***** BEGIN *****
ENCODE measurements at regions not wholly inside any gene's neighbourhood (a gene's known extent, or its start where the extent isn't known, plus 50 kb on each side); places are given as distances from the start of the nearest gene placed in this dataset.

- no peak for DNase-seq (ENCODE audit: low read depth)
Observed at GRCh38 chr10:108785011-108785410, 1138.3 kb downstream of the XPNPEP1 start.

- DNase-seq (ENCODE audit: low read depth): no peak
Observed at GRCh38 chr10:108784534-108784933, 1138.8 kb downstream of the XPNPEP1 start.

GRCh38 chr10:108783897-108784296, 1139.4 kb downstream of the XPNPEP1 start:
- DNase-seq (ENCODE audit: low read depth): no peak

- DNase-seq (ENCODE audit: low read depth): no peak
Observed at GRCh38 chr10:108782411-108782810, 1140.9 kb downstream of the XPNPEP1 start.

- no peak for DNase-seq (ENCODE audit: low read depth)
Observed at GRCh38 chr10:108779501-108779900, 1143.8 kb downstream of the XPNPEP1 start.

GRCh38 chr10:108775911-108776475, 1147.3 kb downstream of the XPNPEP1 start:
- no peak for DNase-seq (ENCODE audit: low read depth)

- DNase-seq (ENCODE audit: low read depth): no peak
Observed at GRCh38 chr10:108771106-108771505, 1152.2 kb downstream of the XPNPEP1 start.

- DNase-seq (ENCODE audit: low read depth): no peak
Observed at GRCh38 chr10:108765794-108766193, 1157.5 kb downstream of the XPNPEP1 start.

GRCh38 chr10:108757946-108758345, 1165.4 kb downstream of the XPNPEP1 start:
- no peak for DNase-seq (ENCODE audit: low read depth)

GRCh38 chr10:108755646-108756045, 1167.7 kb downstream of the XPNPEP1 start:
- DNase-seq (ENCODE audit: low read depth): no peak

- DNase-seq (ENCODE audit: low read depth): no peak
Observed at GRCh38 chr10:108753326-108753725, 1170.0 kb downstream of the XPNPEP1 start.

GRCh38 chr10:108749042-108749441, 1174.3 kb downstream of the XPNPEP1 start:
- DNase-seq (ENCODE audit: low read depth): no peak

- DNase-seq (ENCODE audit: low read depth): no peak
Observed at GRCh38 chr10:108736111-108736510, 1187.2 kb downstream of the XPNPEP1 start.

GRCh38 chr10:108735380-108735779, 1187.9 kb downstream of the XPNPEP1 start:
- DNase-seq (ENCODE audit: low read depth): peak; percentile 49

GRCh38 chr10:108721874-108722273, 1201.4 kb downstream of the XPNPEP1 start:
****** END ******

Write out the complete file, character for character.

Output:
ENCODE measurements at regions not wholly inside any gene's neighbourhood (a gene's known extent, or its start where the extent isn't known, plus 50 kb on each side); places are given as distances from the start of the nearest gene placed in this dataset.

- no peak for DNase-seq (ENCODE audit: low read depth)
Observed at GRCh38 chr10:108785011-108785410, 1138.3 kb downstream of the XPNPEP1 start.

- DNase-seq (ENCODE audit: low read depth): no peak
Observed at GRCh38 chr10:108784534-108784933, 1138.8 kb downstream of the XPNPEP1 start.

GRCh38 chr10:108783897-108784296, 1139.4 kb downstream of the XPNPEP1 start:
- DNase-seq (ENCODE audit: low read depth): no peak

- DNase-seq (ENCODE audit: low read depth): no peak
Observed at GRCh38 chr10:108782411-108782810, 1140.9 kb downstream of the XPNPEP1 start.

- no peak for DNase-seq (ENCODE audit: low read depth)
Observed at GRCh38 chr10:108779501-108779900, 1143.8 kb downstream of the XPNPEP1 start.

GRCh38 chr10:108775911-108776475, 1147.3 kb downstream of the XPNPEP1 start:
- no peak for DNase-seq (ENCODE audit: low read depth)

- DNase-seq (ENCODE audit: low read depth): no peak
Observed at GRCh38 chr10:108771106-108771505, 1152.2 kb downstream of the XPNPEP1 start.

- DNase-seq (ENCODE audit: low read depth): no peak
Observed at GRCh38 chr10:108765794-108766193, 1157.5 kb downstream of the XPNPEP1 start.

GRCh38 chr10:108757946-108758345, 1165.4 kb downstream of the XPNPEP1 start:
- no peak for DNase-seq (ENCODE audit: low read depth)

GRCh38 chr10:108755646-108756045, 1167.7 kb downstream of the XPNPEP1 start:
- DNase-seq (ENCODE audit: low read depth): no peak

- DNase-seq (ENCODE audit: low read depth): no peak
Observed at GRCh38 chr10:108753326-108753725, 1170.0 kb downstream of the XPNPEP1 start.

GRCh38 chr10:108749042-108749441, 1174.3 kb downstream of the XPNPEP1 start:
- DNase-seq (ENCODE audit: low read depth): no peak

- DNase-seq (ENCODE audit: low read depth): no peak
Observed at GRCh38 chr10:108736111-108736510, 1187.2 kb downstream of the XPNPEP1 start.

GRCh38 chr10:108735380-108735779, 1187.9 kb downstream of the XPNPEP1 start:
- DNase-seq (ENCODE audit: low read depth): peak; percentile 49

GRCh38 chr10:108721874-108722273, 1201.4 kb downstream of the XPNPEP1 start: